In a handbasket.

Whilst I often make sweeping derisive assumptions about menfolk and have been known to post horrifically misandrous Facebook statuses, generally I like to be courteous and respectful even if you do have a penis.

So I found myself in an awkward position today when one of my work colleagues handed in his month’s notice and thereby decided now was the time to tell me he’s secretly in love with me. Or more accurately, told the receptionist that he was going to tell me, at which point she hurriedly passed the information on to me so I could lock myself in the ladies bathroom for the rest of the day. You can’t just spring that on someone with no preparation – this isn’t a goddamn Pixar film. If he was a weirdo or an arsebucket I’d probably have an easier time dealing with it, but he’s a decent, genuine bloke that I usually work well with. And am not attracted to in the slightest. Not even on a pity-f**k level.

He’s tried to call a couple of times this evening, and I’ve ignored it…yes it’s a very gutsy thing for him to do, and yes he deserves a more mature response, and yes I feel absolutely bloody awful and I’m probably going to hell. But seriously, isn’t this the kind of thing you should do on your last day of work? We still have a whole month to work together. I know I’m going to have to pull myself together and have an adult conversation with him sooner or later, I just need time to figure out how to stroke his ego and make sure he doesn’t walk away hating women. I don’t mind if he hates me, I just don’t want to rob the world of a bloke who’s willing to put his heart on the line.

If I’m not a lesbian by this time next year, I owe you all a drink.

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A Brief History

A couple of my extended rellies are genealogy fanatics and have spent a good deal of time compiling family trees and histories. I’ve never been hugely interested in my ancestry (even my living family is hard-pressed to get my attention sometimes), but they’ve been kind enough to pass on any bits of literature they thought I’d find interesting.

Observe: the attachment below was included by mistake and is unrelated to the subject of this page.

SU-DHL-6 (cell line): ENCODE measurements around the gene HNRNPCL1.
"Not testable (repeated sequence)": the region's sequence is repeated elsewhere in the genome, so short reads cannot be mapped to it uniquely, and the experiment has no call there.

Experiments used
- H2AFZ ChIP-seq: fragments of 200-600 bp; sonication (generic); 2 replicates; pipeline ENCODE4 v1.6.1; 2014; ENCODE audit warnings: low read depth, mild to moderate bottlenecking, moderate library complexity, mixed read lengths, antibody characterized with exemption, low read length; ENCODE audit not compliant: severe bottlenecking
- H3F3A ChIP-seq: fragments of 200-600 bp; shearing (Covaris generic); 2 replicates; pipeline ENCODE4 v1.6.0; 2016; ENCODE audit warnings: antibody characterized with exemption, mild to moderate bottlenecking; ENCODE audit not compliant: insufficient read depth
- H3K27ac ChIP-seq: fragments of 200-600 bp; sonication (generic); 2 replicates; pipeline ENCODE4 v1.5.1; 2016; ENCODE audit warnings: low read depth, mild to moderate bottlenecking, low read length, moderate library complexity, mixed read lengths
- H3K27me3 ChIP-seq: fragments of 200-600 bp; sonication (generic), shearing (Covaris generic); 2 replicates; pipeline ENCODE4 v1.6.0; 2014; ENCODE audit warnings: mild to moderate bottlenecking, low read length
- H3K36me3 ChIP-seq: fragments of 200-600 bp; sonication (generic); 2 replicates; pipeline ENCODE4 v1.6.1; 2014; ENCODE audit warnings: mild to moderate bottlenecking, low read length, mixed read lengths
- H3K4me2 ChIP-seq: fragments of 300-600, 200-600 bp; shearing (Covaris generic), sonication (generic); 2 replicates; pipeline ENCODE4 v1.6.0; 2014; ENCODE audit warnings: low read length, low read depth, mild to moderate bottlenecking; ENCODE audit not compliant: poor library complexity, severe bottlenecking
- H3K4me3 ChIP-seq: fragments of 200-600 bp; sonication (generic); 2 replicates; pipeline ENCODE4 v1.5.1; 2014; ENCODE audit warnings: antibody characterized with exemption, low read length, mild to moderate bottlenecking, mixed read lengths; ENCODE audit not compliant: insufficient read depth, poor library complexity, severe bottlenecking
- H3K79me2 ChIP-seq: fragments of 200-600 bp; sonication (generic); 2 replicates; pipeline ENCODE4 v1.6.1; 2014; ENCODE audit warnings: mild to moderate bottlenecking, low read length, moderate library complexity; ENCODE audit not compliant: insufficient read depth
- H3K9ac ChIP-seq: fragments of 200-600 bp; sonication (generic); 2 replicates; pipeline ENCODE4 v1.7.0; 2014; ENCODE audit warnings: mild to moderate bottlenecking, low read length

One of these is the journal of Edward, my great-great-grandfather’s youngest brother. He wrote it in 1882, when he was a 26 year old Christian minister attending his ‘circuit’ in country New South Wales. It seems clergymen of the late 1800’s didn’t lead an action packed life – there was an awful lot of letter writing, visiting and ‘staying to tea’. He also frequently lost his horse, which I found odd – it’s hard to imagine a solemn young minister having a “dude, where’s my horse?” moment.

He was quite ill with a persistent cough and ‘biliousness’ for the entire year. Travelling through rain and cold by horse and buggy to reach remote parishes didn’t seem to improve the condition. At one point he visited a doctor that ‘blistered’ his chest – he didn’t record how it was done, but he did describe draining the fluid from them one morning. Cheers for that visual, Edward. He also tried a mustard poultice, and some concoction of “rum, vinegar, sugar candy, currants and liquorice”, which frankly sounds like my kinda remedy. Sadly, I think all the poor guy needed was some antibiotics.  Eventually he became too sick to continue preaching, and returned home to his sister and mother in Coghills Creek to recover.

He was terribly devout (as a minister should be I guess), and was frequently distressed that his illness hindered his services to his Adorable Master. The whole narrative is peppered with exhortations to God to heal him if it be His will, my favourite being “May God grant me speedy restoration so that I may win Souls only for this do I wish to live.”

At one point Edward mentions dinner with a gentleman who was possibly my great-great-grandfather from the other side of the family.  Sixty years down the track this bloke’s granddaughter married into Edward’s family, they had a little baby GOF and a few decades later I turned up. It’s funny to think these families were conducting business together, never knowing their offspring would tie their family trees together for good.

Towards the end of the year, Edward’s 28 year old sister sickened and died from an unknown ailment. Edward’s entry on the occurrence is somewhat chilling: “there seems to be a quietly  growing impression on my own mind – altho’ I do not mention it to others – that I shall not be long in following my dear sister: I feel there is surely something in my system…that is surely bearing me on to the grave.”

He died 18 months later. Rest in peace, Edward.  I’ve enjoyed spending a sunny Sunday afternoon curled up on the couch in your company.